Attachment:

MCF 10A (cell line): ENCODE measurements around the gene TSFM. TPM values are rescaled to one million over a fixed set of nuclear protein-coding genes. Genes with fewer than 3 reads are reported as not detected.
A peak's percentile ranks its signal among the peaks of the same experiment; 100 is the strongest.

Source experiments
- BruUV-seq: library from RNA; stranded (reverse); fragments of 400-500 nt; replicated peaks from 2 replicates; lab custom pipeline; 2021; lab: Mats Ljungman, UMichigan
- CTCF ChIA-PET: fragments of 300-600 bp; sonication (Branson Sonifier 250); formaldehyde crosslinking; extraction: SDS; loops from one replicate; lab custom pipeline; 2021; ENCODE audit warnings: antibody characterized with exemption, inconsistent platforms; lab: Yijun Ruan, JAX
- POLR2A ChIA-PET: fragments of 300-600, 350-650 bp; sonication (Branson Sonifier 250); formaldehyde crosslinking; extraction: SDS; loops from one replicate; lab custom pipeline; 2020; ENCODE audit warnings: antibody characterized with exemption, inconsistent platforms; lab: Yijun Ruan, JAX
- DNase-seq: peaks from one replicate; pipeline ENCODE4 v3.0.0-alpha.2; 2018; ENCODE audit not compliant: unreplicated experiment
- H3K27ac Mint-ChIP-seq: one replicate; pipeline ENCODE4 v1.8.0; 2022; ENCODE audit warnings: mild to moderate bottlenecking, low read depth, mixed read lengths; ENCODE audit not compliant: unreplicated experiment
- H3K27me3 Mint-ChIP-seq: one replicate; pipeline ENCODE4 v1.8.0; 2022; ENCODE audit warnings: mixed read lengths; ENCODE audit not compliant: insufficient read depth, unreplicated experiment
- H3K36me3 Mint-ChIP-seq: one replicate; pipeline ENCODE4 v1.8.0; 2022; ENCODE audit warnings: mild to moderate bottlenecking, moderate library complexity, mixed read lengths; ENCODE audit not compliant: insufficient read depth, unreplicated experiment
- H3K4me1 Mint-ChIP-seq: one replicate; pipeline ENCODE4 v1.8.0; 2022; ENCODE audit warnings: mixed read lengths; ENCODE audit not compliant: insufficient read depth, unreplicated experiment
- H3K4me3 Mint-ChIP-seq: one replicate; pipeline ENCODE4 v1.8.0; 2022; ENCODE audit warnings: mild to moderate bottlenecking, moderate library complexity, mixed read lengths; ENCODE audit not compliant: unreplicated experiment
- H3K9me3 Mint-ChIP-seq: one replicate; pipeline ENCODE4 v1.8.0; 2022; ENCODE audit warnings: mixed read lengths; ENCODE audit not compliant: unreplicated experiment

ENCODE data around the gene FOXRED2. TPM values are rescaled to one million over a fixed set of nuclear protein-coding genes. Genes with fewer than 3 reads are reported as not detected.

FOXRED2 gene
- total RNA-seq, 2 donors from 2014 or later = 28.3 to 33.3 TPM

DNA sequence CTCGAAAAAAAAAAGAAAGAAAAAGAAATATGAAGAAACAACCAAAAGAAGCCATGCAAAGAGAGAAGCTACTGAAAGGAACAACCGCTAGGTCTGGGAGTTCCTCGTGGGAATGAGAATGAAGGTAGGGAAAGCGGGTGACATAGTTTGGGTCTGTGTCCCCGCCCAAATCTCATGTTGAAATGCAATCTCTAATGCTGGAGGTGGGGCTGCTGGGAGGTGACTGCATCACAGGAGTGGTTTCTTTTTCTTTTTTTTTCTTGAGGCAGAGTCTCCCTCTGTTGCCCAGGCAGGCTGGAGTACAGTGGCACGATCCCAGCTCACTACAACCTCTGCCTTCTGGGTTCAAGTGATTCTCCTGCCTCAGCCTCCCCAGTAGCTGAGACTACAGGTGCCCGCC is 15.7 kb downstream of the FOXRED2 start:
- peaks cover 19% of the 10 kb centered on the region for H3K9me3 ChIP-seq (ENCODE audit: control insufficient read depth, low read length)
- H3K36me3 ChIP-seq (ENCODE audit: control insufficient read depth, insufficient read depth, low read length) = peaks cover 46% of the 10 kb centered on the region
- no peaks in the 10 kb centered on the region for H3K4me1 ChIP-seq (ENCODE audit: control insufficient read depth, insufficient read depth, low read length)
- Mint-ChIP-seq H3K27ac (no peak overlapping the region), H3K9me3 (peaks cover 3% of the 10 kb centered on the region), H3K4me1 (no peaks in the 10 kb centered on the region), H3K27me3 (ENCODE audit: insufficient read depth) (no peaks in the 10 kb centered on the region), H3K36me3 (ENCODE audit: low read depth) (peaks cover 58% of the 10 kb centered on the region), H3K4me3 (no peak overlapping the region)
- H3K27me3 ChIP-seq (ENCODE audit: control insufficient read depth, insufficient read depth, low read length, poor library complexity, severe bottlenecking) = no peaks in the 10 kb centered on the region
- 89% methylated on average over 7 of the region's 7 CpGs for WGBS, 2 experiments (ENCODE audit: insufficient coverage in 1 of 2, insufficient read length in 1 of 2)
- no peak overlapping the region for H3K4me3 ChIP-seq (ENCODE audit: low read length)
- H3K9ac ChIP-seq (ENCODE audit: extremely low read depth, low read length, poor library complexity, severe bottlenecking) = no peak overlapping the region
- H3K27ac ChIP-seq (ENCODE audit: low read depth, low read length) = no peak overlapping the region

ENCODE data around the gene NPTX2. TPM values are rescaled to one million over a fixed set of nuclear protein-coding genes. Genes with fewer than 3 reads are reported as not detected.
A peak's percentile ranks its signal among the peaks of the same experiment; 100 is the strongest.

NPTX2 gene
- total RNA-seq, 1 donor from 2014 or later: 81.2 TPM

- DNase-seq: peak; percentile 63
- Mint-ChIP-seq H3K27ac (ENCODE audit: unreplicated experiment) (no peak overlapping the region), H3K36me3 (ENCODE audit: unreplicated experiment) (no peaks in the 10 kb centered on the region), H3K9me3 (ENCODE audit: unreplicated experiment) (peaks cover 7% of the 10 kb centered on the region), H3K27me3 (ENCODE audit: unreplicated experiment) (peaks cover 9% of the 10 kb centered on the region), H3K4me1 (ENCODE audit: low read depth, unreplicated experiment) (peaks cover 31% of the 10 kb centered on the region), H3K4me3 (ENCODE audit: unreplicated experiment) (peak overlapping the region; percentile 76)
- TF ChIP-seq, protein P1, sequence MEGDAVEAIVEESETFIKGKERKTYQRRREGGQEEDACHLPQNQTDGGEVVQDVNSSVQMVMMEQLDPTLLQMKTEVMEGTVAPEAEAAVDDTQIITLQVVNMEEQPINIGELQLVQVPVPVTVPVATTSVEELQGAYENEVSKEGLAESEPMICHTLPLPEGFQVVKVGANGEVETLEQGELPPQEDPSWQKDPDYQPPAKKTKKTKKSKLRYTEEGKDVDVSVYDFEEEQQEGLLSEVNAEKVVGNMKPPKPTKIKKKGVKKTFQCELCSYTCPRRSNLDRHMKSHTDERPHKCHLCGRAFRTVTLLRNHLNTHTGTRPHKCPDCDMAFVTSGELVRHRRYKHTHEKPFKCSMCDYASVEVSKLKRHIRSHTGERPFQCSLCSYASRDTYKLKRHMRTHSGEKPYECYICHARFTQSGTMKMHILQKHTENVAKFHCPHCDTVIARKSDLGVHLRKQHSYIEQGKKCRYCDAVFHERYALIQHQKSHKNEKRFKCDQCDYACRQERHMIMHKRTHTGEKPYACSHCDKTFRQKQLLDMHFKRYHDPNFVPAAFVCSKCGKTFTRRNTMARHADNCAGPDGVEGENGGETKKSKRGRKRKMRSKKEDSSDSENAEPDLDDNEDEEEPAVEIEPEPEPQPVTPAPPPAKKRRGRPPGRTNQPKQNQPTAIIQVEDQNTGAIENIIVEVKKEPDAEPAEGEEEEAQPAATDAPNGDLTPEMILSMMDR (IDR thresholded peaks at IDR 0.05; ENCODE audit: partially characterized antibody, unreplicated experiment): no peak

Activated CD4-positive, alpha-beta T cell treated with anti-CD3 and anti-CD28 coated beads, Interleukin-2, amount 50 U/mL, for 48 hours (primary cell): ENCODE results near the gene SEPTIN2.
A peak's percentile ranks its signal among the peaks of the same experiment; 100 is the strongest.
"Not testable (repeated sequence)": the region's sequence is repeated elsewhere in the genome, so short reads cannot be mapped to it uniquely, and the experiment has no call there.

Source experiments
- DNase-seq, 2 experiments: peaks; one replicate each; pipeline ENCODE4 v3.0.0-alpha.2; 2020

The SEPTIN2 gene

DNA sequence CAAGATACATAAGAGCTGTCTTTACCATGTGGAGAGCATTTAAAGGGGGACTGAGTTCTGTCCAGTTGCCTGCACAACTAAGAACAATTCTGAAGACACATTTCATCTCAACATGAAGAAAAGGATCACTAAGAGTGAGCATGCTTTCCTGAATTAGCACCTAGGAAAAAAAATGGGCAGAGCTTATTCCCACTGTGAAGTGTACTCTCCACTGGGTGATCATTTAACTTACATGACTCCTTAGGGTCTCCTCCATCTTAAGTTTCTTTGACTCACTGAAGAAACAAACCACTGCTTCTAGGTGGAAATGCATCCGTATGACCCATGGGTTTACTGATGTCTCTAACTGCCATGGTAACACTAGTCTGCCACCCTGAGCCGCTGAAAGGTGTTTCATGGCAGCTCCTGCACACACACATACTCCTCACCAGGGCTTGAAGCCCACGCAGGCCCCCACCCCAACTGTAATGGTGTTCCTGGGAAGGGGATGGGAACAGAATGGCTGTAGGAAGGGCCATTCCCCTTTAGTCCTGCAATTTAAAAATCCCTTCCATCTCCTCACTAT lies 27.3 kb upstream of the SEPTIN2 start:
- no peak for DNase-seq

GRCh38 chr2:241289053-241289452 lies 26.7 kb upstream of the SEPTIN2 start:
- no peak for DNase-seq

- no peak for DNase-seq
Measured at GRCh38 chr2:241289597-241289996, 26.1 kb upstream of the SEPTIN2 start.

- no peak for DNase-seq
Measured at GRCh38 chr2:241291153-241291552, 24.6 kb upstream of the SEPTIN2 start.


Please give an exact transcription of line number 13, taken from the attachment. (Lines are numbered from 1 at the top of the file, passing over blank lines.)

- H3K9me3 Mint-ChIP-seq: one replicate; pipeline ENCODE4 v1.8.0; 2022; ENCODE audit warnings: mixed read lengths; ENCODE audit not compliant: unreplicated experiment